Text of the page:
Cancer event transformed
Amaya Versluis donned a firefighter’s uniform on Saturday morning, July 17, in the parking lot at Orion United Methodist Church.
A senior at Orion High School, Versluis is an Explorer at the Orion fire station. But she wasn’t at the church for the Explorer program.
Her turnout gear was pink, and she assisted the Pink Heals ambulance crew from Carthage with their appearance at the Cancer Awareness Event.
Pink Heals began in Arizona as the creation of a retired firefighter, Dave Graybill, who took a pink firetruck all over the country to support women with breast cancer. Now Pink Heals has chapters all over the country, and the chapters have pink ambulances and police cars as well as firetrucks.
Heather Curfman and Deann Waddell brought the ambulance from the Pink Heals Western Illinois chapter, which is available for personal visits, benefits and public events.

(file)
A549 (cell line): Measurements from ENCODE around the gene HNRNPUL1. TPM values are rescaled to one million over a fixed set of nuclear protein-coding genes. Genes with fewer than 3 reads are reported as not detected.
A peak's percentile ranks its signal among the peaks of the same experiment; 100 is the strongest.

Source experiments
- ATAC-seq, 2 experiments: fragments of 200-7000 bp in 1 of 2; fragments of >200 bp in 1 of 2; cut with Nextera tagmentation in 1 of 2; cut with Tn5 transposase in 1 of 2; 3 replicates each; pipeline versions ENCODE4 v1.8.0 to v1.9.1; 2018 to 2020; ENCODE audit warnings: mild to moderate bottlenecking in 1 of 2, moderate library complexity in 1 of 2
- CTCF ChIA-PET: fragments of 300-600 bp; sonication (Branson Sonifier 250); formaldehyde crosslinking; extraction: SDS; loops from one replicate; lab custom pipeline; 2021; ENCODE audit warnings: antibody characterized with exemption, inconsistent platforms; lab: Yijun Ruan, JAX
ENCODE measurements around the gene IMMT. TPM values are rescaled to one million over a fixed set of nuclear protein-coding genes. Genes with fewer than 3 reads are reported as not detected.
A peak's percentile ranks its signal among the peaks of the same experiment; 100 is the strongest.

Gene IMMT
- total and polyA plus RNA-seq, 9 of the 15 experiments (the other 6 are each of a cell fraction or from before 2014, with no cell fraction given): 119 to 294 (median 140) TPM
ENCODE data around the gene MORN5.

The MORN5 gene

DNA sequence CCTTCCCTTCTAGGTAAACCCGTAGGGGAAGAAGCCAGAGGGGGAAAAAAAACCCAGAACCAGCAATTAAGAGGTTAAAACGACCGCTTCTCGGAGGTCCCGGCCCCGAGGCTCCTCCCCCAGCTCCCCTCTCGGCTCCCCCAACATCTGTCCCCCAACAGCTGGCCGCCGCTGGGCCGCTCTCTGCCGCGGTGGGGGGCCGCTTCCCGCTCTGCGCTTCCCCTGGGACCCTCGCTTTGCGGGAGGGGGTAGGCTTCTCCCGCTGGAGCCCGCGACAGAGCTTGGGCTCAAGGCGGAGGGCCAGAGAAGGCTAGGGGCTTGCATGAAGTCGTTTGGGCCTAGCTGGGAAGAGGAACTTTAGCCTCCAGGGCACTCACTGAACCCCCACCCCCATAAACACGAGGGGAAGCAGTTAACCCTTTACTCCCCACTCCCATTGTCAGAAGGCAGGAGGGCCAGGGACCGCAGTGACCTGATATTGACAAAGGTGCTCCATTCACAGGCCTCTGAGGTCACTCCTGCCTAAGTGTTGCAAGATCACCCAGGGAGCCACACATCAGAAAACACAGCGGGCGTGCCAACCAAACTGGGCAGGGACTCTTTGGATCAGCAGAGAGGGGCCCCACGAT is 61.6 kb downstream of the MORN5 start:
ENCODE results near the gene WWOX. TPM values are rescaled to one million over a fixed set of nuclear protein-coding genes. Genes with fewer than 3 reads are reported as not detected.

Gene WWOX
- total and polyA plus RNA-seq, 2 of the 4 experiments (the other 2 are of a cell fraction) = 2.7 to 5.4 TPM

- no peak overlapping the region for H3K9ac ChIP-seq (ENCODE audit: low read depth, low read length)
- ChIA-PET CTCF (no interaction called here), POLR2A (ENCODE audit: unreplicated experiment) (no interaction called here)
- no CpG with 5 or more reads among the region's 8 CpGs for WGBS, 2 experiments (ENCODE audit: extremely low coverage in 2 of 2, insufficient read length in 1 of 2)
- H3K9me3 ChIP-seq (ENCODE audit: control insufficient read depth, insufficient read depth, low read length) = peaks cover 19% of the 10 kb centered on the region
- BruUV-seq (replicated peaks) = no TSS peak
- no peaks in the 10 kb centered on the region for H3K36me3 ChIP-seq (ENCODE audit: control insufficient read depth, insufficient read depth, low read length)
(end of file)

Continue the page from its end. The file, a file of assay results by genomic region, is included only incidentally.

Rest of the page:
The Cancer Awareness Event was known from 2009 through 2019 as the Breast Cancer Awareness Luncheon. It was not held in 2020 because of the coronavirus pandemic, and when organizers brought it back for this year they gave it a new name and a new format.
Instead of focusing on breast cancer, the organizers expanded the event to include all cancers.
Inside the Methodist Activity Center, visitors were treated to refreshments and invited to buy tickets for a raffle, with items that filled the tables covering the floor.
“I would have liked to have more people here,” organizer Sue DeDecker said. “The people that were her got nice prizes.”
DeDecker said the Pink Heals crew members were “super easy” to work with.
The cancer event had great weather, she said. Until Saturday, stormy weather had dominated all week.
“God was good to us,” DeDecker said.
She already is thinking about next year’s 13th annual event, which will be on July 16. It’s always on the third Saturday of July.